Pulmonary Exposure to Aerosolized Cosmetics

DELTA: Do repeated pulmonary exposures to aerosolized cosmetics alter redox status and lead to sensitization or adaptation? 

Principal Investigator: Christa Watson-Wright, M.S., Ph.D.

This project involves evaluating the effects of inhaled ENPs and nano-enabled products on pulmonary responses to bacterial exposures. The inclusion of ENMs in consumer products (i.e. nano-enabled products) has increased this public health concern as ENM exposures have been linked to oxidative stress, inflammation, and DNA damage. The cosmetic industry has rapidly sought to include metal oxide ENMs (zinc oxide (ZnO), titanium dioxide (TiO2), aluminum dioxide (Al2O3), and cerium dioxide (CeO2) in various products due to their UVA and UVB light absorbing capabilities, however, the risks may exceed the benefits. This study aims to determine if exposure to nano-enabled products such as certain cosmetics can enhance sensitivity to bacterial aerosol exposures leading to chronic pathologies.

Millions of women intentionally expose themselves to cosmetics on a regular basis. These cosmetics may or may not contain ENMs. A new trend in the cosmetic industry is not only the inclusion of metal oxide engineered nanomaterials but the use of nebulizer sprays to enhance efficiency of application. However, these sprayers can enhance inhalation exposure exacerbating conditions found in normal and susceptible populations such as those that suffer from allergic asthma or allergic bronchopulmonary aspergillosis (ABPA). Moreover, a large portion of these cosmetics may have aged or in fact become contaminated with bacteria or fungal toxins, thus priming the immune system upon exposure.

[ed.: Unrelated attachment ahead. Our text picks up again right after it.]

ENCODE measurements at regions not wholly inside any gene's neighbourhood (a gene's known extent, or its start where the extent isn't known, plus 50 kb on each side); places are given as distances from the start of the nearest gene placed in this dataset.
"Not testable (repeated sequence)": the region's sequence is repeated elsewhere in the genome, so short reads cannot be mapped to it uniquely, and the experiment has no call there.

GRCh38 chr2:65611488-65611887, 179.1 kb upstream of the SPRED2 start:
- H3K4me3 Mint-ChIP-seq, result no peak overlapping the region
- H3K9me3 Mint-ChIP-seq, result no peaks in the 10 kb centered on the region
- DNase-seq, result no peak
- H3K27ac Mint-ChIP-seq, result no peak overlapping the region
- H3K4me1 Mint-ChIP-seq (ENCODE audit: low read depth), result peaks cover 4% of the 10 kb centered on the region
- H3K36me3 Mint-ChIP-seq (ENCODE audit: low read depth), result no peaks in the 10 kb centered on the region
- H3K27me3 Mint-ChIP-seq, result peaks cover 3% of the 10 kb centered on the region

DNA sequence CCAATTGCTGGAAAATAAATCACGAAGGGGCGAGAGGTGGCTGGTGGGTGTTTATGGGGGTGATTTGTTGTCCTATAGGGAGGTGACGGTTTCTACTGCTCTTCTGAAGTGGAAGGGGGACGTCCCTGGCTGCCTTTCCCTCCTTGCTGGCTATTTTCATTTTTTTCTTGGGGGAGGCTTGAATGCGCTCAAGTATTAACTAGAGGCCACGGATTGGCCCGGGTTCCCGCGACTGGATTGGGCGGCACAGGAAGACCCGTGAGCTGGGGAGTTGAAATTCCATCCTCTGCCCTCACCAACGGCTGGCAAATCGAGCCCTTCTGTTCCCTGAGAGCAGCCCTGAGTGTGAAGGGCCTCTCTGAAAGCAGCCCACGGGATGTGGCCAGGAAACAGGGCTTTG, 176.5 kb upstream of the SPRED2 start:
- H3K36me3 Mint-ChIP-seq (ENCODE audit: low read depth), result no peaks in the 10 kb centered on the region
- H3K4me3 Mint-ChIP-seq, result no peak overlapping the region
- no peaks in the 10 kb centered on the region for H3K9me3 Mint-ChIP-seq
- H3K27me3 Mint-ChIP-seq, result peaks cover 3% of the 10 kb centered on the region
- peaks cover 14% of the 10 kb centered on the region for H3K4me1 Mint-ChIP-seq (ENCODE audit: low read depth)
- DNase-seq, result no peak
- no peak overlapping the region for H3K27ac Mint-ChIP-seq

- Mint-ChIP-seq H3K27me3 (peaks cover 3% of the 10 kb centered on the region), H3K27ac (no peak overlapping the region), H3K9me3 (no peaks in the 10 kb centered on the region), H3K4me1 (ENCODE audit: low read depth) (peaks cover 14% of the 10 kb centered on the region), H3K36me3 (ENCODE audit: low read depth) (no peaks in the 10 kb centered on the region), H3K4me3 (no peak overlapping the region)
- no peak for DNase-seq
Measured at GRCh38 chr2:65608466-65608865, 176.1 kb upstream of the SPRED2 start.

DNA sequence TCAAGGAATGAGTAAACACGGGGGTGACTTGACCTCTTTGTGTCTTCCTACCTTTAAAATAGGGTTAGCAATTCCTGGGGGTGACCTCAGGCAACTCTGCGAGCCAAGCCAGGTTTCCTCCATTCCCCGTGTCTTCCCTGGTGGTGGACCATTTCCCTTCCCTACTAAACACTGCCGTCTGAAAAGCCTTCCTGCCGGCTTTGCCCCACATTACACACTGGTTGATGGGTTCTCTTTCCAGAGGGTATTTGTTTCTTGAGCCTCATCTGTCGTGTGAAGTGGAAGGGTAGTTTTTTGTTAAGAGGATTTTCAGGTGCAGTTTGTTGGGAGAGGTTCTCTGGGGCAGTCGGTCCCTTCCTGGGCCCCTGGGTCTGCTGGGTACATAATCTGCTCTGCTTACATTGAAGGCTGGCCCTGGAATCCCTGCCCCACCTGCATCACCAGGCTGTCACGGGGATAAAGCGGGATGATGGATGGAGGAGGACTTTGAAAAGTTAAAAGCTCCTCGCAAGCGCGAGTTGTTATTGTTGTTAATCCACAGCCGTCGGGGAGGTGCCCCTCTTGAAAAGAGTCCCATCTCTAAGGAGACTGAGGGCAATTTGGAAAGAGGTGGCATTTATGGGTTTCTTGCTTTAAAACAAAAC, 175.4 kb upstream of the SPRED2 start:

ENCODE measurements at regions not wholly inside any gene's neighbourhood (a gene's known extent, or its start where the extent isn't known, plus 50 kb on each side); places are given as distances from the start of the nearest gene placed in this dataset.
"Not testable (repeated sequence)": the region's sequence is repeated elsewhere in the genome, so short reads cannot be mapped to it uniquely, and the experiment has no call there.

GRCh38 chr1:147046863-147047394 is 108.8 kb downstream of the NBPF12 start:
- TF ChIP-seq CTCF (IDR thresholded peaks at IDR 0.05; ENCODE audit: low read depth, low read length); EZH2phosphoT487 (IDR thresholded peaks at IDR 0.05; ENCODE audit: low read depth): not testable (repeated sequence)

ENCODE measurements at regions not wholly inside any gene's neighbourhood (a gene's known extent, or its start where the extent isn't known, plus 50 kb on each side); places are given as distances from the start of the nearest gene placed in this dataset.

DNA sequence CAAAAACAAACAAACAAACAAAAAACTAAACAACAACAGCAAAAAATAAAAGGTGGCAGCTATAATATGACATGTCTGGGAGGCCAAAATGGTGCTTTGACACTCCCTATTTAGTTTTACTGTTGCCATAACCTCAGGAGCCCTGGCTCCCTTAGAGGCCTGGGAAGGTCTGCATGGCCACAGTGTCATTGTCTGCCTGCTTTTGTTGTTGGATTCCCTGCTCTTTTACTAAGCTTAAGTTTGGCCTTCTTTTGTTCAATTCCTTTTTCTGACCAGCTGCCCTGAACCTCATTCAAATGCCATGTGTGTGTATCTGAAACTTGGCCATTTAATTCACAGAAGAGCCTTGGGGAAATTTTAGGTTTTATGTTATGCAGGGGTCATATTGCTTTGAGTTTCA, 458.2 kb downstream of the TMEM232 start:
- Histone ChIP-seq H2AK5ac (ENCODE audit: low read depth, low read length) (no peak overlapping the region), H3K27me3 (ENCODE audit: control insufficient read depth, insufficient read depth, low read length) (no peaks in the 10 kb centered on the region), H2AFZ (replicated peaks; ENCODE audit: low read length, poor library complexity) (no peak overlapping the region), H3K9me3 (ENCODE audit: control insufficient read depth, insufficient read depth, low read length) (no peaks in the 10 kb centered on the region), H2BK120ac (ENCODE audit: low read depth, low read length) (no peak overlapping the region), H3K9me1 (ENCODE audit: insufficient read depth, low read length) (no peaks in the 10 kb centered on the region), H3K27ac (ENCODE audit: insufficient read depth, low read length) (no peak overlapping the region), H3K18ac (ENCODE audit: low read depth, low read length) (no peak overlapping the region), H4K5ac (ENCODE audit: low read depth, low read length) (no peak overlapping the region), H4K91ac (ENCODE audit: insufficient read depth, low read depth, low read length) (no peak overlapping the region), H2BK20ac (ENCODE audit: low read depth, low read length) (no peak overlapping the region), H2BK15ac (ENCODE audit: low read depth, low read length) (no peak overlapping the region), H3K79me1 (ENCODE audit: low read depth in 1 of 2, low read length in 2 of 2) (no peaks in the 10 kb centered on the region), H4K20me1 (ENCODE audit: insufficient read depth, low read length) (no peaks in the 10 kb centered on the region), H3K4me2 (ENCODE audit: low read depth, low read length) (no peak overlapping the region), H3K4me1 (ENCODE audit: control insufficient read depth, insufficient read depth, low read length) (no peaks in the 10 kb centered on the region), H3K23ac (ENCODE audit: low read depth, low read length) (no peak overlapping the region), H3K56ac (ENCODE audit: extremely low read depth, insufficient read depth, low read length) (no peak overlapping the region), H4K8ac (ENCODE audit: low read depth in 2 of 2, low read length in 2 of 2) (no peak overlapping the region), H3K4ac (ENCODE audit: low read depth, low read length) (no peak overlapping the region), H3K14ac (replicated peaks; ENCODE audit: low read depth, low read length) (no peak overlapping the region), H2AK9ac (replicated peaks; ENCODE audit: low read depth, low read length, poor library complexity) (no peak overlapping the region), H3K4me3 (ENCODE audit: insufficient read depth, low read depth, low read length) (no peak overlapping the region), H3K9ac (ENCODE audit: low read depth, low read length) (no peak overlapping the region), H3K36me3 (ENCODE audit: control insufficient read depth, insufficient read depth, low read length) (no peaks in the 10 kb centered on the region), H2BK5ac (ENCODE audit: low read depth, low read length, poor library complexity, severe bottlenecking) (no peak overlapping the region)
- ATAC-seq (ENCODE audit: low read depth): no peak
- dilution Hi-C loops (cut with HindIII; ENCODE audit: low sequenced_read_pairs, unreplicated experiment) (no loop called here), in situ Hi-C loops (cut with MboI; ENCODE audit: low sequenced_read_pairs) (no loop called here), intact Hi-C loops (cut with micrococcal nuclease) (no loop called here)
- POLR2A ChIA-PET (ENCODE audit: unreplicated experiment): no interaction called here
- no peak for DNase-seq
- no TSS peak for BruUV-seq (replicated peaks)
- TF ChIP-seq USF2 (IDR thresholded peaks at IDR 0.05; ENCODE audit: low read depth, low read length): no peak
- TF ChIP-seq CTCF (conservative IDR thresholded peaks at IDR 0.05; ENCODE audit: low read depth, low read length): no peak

The current project is ongoing and has completed Phase 1, which included an in vitro toxicological assessment using primary small airway epithelial cells as a model of inhalation exposure. Phase 2 will be started in Fall 2017. Manuscripts are in preparation to publish results from Phase 1.